La Torre alle Tolfe was purchased by the Castelli family in 1953 when the mezzadria system of sharecropping still existed here as in many parts of Tuscany. The estate underwent a lengthy period of reconstruction, including the tower itself which at some prior point in history had been reduced in height and was effectively hidden amongst the buildings. La Torre alle Tolfe today is a substantial property and includes 17 guest rooms with the full range of amenities and it is without doubt a perfect and very scenic location for touring the southern Chianti hills and spending time in Siena.
Mania now represents the third generation of the family to manage the estate and she relocated back here with her family in 2015 to assume control after spending many years in England completing her education and working professionally as a vet.
The entire property covers about 250 acres and includes vineyards, olive groves, productive arable land and woodland. The vineyards are within the Chianti Colli Senesi DOCG zone and the eastern border of La Torre is formed by the Bozzone river, the other side of which is the start of the Chianti Classico zone, so this estate is as close as you can get to Chianti Classico without actually being in it.
After spending a couple of years getting her feet wet Mania took some decisive action to both improve the quality of the wines and start to raise the profile of the estate.
In 2018 she hired a new oenologist, Giacomo Mastretta, originally from Piedmont but who obtained his wine education in Montpellier in France and subsequently honed his skills with the Sangiovese grape at several vineyards in the Chianti Classico zone. He’s a winemaker who sees similarities between the Nebbiolo grape of his upbringing and the Sangiovese grape of his professional career in that both produce bright acidic wines and he is not someone who is trying to change the natural characteristics of the grape, nor is he is a proponent of barriques or any type of intrusive wood ageing for Chianti.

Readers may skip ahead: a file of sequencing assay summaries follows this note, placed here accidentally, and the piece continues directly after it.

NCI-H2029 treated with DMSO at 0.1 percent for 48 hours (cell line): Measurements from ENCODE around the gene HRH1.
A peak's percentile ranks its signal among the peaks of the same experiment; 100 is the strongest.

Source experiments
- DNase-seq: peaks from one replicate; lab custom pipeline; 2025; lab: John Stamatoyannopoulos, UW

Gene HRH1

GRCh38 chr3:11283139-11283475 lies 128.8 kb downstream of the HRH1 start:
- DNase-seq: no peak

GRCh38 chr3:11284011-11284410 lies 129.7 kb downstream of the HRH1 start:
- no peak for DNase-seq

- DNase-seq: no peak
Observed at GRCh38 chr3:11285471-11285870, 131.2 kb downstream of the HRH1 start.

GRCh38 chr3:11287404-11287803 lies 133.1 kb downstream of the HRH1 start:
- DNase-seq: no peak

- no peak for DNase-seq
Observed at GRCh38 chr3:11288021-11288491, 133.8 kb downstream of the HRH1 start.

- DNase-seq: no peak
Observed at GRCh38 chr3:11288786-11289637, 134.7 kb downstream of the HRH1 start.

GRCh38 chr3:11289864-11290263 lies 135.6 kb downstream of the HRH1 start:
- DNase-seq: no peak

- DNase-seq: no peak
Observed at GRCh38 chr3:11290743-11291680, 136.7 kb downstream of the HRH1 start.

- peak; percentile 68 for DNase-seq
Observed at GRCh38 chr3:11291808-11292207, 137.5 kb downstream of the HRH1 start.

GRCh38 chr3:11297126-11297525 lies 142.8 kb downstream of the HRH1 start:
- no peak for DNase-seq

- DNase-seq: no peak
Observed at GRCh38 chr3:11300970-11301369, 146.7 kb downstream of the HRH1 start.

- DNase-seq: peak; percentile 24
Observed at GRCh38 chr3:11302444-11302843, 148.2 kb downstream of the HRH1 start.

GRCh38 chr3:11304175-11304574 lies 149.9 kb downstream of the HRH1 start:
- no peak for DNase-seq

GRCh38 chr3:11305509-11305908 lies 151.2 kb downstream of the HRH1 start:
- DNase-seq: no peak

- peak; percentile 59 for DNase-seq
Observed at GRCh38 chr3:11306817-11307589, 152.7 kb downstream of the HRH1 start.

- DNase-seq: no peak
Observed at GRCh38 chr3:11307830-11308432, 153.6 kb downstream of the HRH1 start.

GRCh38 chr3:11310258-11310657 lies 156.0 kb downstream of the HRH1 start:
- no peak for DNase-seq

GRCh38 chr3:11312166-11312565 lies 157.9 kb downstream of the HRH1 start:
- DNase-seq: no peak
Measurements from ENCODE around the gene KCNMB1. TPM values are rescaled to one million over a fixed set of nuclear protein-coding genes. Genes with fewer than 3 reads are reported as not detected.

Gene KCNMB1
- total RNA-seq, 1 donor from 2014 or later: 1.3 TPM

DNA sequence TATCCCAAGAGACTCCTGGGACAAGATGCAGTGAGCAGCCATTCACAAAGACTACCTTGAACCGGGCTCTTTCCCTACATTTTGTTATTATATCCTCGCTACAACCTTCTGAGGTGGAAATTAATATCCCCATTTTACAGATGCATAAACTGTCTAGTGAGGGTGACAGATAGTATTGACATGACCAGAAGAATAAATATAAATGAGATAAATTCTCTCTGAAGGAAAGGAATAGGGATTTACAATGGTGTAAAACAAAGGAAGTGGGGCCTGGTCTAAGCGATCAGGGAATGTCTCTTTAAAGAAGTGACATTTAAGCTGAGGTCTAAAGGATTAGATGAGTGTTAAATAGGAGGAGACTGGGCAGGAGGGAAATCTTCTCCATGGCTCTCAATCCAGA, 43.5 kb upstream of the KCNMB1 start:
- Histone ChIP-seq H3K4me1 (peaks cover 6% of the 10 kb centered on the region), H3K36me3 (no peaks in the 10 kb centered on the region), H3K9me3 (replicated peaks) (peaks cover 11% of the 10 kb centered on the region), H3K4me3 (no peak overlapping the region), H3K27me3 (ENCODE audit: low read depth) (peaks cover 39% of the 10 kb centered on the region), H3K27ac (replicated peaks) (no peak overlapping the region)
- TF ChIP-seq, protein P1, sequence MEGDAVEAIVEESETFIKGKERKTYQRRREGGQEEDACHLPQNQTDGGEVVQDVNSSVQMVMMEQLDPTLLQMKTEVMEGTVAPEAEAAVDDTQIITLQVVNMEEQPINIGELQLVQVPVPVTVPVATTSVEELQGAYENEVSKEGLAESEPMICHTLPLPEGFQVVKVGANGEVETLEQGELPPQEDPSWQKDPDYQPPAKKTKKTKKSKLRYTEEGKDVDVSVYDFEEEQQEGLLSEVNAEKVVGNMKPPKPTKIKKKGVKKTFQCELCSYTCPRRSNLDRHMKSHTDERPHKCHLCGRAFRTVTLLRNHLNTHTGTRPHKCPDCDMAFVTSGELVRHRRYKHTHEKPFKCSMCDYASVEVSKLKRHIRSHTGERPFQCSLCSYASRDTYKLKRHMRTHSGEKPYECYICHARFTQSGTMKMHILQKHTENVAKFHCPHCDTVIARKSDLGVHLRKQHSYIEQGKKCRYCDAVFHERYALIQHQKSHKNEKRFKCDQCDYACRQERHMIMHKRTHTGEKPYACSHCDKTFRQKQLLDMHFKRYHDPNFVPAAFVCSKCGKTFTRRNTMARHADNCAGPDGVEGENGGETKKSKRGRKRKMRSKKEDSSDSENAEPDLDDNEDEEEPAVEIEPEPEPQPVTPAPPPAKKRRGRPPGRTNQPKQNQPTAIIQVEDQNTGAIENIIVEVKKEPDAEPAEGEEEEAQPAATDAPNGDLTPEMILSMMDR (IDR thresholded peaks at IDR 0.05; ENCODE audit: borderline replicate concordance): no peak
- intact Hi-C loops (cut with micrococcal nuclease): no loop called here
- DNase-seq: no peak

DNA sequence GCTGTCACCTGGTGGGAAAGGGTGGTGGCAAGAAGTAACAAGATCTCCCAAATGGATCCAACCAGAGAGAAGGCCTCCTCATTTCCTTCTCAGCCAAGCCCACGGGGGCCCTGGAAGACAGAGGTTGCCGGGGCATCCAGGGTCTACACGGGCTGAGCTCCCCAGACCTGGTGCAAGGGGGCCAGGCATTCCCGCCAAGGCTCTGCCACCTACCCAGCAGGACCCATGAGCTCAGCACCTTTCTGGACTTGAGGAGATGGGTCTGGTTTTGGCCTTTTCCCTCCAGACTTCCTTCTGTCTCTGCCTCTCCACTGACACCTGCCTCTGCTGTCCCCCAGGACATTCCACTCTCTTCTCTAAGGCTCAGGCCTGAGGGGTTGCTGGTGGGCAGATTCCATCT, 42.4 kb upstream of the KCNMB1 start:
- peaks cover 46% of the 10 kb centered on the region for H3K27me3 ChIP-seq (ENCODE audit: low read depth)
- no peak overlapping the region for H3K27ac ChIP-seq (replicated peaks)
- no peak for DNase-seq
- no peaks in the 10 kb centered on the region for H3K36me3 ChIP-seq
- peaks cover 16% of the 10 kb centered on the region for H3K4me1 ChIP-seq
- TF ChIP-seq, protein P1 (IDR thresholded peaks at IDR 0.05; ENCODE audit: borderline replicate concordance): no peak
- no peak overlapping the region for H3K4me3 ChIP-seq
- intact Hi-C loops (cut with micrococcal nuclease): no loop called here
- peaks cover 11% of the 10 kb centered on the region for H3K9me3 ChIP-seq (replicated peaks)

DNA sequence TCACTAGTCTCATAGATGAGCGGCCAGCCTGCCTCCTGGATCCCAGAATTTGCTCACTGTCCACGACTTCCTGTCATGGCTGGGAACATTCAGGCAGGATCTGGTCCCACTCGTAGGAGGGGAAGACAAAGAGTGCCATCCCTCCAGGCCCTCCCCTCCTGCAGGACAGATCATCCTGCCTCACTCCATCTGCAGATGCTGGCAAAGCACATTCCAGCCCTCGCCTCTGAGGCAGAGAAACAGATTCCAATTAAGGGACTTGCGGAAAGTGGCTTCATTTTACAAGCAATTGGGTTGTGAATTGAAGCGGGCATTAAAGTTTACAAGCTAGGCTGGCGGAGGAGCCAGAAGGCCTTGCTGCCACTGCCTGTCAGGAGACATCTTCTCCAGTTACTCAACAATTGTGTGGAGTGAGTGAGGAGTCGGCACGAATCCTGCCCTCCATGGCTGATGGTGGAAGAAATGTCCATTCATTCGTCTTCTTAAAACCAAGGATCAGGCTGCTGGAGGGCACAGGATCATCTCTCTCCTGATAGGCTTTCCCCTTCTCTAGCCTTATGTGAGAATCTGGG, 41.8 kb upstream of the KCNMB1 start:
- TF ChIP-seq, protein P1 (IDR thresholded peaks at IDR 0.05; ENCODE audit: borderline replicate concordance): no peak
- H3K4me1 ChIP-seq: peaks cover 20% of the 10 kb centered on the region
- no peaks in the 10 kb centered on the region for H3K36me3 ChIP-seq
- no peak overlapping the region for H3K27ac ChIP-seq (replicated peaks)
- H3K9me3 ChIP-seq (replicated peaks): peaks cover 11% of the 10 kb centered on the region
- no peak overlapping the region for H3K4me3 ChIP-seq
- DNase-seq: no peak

Giacomo is a well-travelled winemaker, having visited South America, Australia, New Zealand and many times to France, but his real passion remains Sangiovese. He also had the good fortune of working with one of the iconic Tuscan winemakers, Giulio Gambelli, which gave him the confidence to experiment more, especially with regard to longer maceration times.
Giacomo seems a perfect fit for La Torre because he is not an interventionist winemaker and his philosophy of organic farming and allowing the vineyard location and soils to express themselves in the wine is a fundamental approach shared also by Mania, who has made it a priority to promote the fullest extent of bio-diversity across the whole estate. Organic vineyard practices for many wineries like La Torre are now just the starting point for completely natural winemaking and Mania also employs an agronomist to maintain the health of all of the crops on the estate.